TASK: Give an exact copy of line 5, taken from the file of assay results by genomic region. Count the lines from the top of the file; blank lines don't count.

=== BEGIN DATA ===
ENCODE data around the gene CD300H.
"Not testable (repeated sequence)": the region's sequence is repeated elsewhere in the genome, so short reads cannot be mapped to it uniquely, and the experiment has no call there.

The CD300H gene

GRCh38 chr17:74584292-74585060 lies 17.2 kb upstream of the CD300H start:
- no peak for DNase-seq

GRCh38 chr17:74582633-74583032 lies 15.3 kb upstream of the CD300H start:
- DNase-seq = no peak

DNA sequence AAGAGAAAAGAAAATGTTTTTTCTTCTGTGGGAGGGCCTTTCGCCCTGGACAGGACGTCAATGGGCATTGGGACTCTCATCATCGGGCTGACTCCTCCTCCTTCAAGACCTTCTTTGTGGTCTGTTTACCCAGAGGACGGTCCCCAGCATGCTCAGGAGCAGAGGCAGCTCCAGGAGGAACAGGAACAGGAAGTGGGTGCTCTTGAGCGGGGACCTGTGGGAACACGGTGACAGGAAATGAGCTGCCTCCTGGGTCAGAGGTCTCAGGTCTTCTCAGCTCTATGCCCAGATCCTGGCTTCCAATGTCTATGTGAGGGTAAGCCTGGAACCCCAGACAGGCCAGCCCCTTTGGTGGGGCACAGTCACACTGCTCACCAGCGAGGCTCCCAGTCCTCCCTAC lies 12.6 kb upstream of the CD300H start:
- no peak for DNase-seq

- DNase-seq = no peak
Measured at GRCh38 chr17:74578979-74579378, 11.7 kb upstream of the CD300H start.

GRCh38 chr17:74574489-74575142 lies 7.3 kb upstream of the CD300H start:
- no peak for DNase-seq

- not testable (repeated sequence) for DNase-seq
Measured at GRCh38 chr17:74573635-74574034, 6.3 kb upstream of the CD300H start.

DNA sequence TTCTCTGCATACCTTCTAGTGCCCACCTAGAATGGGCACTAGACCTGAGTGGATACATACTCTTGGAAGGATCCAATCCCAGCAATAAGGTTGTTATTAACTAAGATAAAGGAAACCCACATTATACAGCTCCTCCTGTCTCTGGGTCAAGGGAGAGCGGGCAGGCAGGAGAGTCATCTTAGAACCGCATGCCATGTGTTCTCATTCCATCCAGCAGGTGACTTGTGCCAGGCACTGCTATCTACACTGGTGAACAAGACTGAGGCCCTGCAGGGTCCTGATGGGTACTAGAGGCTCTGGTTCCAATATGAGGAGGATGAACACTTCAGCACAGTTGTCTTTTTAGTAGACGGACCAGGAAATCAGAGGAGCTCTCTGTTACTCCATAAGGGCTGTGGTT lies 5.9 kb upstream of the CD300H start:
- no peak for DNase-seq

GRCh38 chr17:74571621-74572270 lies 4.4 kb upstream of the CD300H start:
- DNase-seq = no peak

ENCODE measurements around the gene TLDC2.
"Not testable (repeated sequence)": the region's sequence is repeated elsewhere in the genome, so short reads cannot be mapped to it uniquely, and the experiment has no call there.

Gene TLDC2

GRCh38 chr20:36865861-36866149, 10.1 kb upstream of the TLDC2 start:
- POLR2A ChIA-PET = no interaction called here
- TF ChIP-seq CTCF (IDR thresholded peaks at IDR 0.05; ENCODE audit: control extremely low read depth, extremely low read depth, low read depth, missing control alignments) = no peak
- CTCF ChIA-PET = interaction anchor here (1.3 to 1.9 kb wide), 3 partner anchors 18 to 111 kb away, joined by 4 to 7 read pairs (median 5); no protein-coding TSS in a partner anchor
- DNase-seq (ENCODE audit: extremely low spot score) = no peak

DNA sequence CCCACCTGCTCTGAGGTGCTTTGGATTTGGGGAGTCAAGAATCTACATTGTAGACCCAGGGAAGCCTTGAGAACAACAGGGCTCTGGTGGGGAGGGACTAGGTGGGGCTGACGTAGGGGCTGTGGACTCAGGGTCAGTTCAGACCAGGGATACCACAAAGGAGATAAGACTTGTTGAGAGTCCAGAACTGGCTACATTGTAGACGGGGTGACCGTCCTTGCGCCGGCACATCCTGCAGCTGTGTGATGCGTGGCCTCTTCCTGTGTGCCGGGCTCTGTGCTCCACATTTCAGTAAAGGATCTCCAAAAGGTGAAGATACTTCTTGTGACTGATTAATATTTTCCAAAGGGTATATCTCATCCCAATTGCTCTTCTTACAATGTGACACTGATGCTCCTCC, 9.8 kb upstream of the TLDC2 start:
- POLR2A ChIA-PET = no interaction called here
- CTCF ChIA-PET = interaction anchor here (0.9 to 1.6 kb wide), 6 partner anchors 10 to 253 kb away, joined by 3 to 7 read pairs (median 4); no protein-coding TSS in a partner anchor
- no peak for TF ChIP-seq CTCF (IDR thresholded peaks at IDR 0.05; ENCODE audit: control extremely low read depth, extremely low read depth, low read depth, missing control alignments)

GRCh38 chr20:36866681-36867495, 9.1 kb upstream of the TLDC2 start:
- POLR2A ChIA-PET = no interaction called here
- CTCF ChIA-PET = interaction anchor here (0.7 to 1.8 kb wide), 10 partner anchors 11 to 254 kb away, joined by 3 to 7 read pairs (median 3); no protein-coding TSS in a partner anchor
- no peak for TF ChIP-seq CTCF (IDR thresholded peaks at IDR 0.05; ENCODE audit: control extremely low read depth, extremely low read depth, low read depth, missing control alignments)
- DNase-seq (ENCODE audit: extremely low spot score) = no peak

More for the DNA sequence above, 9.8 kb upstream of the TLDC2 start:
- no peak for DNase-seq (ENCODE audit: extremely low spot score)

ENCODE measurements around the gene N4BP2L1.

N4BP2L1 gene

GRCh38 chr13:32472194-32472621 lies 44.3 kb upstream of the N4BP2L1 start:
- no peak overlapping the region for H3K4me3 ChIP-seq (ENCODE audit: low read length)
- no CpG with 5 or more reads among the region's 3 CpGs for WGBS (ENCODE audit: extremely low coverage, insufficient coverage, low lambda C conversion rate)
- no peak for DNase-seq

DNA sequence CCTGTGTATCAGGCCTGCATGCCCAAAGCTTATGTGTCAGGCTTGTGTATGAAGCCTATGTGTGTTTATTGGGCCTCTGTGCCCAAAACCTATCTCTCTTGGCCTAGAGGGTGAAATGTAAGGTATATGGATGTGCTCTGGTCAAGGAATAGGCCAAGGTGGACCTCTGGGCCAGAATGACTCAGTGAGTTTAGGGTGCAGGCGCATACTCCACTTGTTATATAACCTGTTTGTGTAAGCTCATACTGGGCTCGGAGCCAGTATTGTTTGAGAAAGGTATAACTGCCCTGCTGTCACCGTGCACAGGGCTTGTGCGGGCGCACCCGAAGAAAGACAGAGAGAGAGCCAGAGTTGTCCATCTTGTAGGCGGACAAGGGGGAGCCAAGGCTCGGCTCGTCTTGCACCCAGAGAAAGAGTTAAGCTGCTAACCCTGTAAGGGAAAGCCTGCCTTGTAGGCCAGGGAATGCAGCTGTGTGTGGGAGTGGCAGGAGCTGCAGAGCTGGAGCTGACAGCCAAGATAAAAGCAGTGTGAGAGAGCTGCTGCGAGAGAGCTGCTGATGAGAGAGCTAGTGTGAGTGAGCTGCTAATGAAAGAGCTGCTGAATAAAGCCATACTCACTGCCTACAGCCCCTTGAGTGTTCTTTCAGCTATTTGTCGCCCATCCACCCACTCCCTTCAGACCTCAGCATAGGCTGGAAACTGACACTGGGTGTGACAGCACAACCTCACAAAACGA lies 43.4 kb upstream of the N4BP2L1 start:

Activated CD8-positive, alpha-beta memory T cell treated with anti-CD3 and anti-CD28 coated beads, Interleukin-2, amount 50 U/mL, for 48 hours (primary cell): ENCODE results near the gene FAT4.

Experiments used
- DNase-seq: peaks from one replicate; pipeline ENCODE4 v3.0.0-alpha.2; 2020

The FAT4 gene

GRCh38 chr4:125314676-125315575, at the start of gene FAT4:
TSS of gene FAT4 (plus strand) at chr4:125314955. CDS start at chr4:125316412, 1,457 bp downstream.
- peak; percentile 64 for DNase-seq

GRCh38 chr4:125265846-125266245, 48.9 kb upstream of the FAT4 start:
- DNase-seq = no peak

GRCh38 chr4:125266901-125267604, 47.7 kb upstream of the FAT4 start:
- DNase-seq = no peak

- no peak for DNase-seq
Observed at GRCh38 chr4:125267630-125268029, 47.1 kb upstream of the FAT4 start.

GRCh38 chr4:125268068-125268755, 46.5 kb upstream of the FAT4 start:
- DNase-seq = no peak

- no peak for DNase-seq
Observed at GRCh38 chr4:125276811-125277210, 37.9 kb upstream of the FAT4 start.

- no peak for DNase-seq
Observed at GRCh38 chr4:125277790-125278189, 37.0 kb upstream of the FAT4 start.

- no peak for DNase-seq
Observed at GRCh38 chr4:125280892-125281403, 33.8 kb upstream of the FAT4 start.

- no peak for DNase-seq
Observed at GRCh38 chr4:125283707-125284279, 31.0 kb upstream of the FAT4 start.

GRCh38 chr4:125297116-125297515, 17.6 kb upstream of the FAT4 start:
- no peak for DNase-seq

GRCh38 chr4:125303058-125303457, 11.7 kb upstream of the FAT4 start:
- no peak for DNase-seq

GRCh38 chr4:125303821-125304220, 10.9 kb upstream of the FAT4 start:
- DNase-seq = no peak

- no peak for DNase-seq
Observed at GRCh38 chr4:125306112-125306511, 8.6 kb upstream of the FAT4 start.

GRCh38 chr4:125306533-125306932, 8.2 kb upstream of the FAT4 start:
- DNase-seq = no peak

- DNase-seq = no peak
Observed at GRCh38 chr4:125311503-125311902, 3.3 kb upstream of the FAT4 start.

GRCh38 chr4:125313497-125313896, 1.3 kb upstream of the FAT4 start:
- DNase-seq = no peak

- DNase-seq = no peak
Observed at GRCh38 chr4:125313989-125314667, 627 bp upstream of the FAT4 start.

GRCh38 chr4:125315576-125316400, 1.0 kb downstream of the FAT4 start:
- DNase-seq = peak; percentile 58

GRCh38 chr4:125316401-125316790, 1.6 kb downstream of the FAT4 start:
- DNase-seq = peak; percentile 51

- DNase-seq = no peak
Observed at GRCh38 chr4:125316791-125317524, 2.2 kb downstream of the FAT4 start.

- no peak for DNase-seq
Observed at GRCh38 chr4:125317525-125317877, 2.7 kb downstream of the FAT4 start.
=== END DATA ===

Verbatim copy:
- no peak for DNase-seq